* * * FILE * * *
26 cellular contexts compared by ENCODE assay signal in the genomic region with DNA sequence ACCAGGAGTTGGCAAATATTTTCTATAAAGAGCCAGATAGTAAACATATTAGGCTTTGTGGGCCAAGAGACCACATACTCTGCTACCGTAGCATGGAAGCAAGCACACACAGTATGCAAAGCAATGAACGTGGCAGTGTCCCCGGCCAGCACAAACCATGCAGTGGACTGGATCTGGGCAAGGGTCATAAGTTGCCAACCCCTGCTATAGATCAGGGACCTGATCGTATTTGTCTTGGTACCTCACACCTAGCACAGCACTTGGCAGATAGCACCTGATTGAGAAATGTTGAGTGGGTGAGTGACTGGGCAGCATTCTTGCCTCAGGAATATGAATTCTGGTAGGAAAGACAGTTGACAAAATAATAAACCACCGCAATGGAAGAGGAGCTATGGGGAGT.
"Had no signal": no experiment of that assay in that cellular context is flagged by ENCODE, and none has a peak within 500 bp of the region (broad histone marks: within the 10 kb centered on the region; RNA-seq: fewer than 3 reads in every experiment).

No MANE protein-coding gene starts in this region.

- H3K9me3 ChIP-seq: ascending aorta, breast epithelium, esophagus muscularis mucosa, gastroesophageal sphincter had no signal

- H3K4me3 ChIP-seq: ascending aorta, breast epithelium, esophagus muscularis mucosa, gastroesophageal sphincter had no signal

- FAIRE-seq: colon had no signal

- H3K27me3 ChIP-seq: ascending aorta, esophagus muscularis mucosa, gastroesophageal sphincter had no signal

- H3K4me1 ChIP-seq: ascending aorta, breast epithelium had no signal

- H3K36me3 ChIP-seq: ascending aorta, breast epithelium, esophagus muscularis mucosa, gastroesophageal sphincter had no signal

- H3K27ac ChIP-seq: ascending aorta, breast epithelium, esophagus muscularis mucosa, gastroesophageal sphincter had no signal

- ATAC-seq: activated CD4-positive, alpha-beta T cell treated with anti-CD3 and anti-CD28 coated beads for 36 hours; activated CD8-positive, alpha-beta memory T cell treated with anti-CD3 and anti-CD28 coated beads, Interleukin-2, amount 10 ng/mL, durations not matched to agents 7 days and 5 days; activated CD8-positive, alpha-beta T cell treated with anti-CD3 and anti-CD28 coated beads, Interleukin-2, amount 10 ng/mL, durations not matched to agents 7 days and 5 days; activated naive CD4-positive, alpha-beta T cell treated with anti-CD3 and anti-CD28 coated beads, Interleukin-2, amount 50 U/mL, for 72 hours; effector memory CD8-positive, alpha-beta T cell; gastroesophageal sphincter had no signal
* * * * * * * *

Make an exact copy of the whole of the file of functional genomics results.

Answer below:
26 cellular contexts compared by ENCODE assay signal in the genomic region with DNA sequence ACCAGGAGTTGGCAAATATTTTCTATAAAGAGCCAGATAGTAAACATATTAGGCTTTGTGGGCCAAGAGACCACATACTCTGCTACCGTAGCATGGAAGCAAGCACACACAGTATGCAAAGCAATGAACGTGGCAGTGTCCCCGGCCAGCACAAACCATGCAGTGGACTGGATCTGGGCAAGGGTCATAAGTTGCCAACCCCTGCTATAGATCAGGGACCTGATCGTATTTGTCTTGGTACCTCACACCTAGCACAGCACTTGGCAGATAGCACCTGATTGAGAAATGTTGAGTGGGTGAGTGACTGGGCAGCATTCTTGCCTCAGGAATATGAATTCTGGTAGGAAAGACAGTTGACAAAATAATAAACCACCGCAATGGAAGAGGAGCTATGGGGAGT.
"Had no signal": no experiment of that assay in that cellular context is flagged by ENCODE, and none has a peak within 500 bp of the region (broad histone marks: within the 10 kb centered on the region; RNA-seq: fewer than 3 reads in every experiment).

No MANE protein-coding gene starts in this region.

- H3K9me3 ChIP-seq: ascending aorta, breast epithelium, esophagus muscularis mucosa, gastroesophageal sphincter had no signal

- H3K4me3 ChIP-seq: ascending aorta, breast epithelium, esophagus muscularis mucosa, gastroesophageal sphincter had no signal

- FAIRE-seq: colon had no signal

- H3K27me3 ChIP-seq: ascending aorta, esophagus muscularis mucosa, gastroesophageal sphincter had no signal

- H3K4me1 ChIP-seq: ascending aorta, breast epithelium had no signal

- H3K36me3 ChIP-seq: ascending aorta, breast epithelium, esophagus muscularis mucosa, gastroesophageal sphincter had no signal

- H3K27ac ChIP-seq: ascending aorta, breast epithelium, esophagus muscularis mucosa, gastroesophageal sphincter had no signal

- ATAC-seq: activated CD4-positive, alpha-beta T cell treated with anti-CD3 and anti-CD28 coated beads for 36 hours; activated CD8-positive, alpha-beta memory T cell treated with anti-CD3 and anti-CD28 coated beads, Interleukin-2, amount 10 ng/mL, durations not matched to agents 7 days and 5 days; activated CD8-positive, alpha-beta T cell treated with anti-CD3 and anti-CD28 coated beads, Interleukin-2, amount 10 ng/mL, durations not matched to agents 7 days and 5 days; activated naive CD4-positive, alpha-beta T cell treated with anti-CD3 and anti-CD28 coated beads, Interleukin-2, amount 50 U/mL, for 72 hours; effector memory CD8-positive, alpha-beta T cell; gastroesophageal sphincter had no signal